Sex And The Surgeon

Dear Priscilla Bennett Friends,

My mother, who was an operating room nurse, inspired me to follow her into the nursing profession. She told many stories of surgeons misbehaving in and out of the operating room, and in the 1970s they got away with it. She saw surgeons grab nurses behinds and refer to them as “easy.” A quickie in the medication room in between cases or on the operating room table before the next patient often occurred. The reason given for this behavior was the need to satisfy the huge libido of the surgeon—that was the excuse—but it was imbalance of power and in some cases, fear of the nurse losing her job. One operating room nurse reported a well-known surgeon for sexual harassment. As he cut his patient open and moved his knife in deeper he kept referring to it as “like making love—the separation of the flesh, the penetration of the knife.” He kept on, and the nurse said she was offended and asked him to stop. He continued, and she reported him. She was fired.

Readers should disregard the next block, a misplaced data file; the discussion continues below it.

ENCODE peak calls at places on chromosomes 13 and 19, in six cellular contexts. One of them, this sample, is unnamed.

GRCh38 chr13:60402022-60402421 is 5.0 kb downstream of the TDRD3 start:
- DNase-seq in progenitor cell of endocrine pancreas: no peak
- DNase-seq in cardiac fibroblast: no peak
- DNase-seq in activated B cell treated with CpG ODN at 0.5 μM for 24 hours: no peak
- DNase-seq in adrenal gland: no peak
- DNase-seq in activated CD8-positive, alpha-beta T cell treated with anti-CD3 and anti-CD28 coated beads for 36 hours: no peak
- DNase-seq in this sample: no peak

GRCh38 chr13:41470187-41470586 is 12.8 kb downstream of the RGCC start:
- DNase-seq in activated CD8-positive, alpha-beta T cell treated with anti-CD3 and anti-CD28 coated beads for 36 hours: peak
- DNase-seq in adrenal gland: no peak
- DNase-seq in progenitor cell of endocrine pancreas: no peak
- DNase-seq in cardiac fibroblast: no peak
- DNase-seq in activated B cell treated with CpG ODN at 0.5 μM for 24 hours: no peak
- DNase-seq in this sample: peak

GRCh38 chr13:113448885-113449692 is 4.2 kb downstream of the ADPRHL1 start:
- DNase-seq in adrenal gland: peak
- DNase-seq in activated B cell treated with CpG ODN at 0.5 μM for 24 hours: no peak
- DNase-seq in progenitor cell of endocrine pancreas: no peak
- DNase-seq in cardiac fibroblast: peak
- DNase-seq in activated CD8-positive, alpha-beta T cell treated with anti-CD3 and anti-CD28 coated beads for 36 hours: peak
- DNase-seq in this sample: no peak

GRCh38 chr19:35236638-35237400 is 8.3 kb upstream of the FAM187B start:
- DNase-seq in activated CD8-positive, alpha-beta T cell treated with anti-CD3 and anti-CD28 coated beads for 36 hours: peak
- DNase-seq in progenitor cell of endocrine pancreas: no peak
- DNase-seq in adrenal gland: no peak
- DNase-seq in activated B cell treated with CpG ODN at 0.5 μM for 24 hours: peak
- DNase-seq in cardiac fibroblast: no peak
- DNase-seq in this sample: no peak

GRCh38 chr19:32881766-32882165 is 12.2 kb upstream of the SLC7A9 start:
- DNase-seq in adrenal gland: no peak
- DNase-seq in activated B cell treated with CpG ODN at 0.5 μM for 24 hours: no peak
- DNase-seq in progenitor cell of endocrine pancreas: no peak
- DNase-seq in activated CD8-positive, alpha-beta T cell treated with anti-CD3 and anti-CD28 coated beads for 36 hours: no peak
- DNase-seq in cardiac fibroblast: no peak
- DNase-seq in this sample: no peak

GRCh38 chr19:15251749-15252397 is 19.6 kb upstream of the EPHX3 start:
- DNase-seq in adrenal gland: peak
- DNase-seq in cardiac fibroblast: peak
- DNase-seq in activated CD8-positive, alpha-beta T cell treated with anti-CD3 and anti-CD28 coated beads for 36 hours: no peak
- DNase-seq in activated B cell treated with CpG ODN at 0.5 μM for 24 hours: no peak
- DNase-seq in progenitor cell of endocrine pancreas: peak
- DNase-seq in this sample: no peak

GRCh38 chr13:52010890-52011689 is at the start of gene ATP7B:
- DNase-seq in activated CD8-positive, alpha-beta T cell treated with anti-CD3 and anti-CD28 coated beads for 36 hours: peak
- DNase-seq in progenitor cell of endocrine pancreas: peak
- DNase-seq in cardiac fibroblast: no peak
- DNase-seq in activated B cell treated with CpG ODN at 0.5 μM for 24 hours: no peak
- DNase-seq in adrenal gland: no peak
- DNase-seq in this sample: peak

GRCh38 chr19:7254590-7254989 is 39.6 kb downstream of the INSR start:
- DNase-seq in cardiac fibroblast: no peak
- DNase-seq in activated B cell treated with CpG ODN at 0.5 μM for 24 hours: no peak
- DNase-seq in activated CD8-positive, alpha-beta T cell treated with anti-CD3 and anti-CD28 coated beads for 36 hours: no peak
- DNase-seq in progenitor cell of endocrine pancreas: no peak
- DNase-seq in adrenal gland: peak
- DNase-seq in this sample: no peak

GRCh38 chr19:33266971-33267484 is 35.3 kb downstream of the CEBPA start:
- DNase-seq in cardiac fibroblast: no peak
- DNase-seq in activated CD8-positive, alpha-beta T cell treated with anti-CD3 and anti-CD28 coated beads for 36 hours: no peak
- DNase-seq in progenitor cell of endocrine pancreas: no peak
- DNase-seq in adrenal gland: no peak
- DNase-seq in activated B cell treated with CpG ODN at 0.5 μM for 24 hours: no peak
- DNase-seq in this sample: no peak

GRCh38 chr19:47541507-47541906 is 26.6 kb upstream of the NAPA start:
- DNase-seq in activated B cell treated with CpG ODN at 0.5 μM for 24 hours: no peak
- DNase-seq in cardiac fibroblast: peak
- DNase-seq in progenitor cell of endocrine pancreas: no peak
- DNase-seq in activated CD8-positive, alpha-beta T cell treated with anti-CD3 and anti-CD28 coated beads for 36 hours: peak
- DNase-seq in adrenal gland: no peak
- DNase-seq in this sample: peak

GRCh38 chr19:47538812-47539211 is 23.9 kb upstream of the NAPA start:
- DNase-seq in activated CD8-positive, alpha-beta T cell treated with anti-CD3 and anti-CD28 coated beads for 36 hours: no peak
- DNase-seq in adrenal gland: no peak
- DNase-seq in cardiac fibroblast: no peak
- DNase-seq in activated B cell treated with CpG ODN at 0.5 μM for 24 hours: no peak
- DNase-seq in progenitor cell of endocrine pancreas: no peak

In my novel, Dr. Callahan, Katie’s father, when operating on a patient, describes the process in a similar way to the surrounding doctors, Katie and audience. Gillian, his assistant and good friend of Katie’s, looks at her as if to say, “Is he kidding?” But it goes no further. Katie knows he’s not—she’s used to hearing that and much more. He refers to women as “girls,” beats his wife with a wooden stick and has picked Katie’s husband, his fellow Claude, for her with little room to say, “No.”

Recently there has been a focus on sexual harassment—verbal and physical—and rape. Let’s hope this is a new phase and that laws are changed so that the process for the victim is not only made easier but fair. We need to break the silence and speak out for change.

Take good care of yourselves,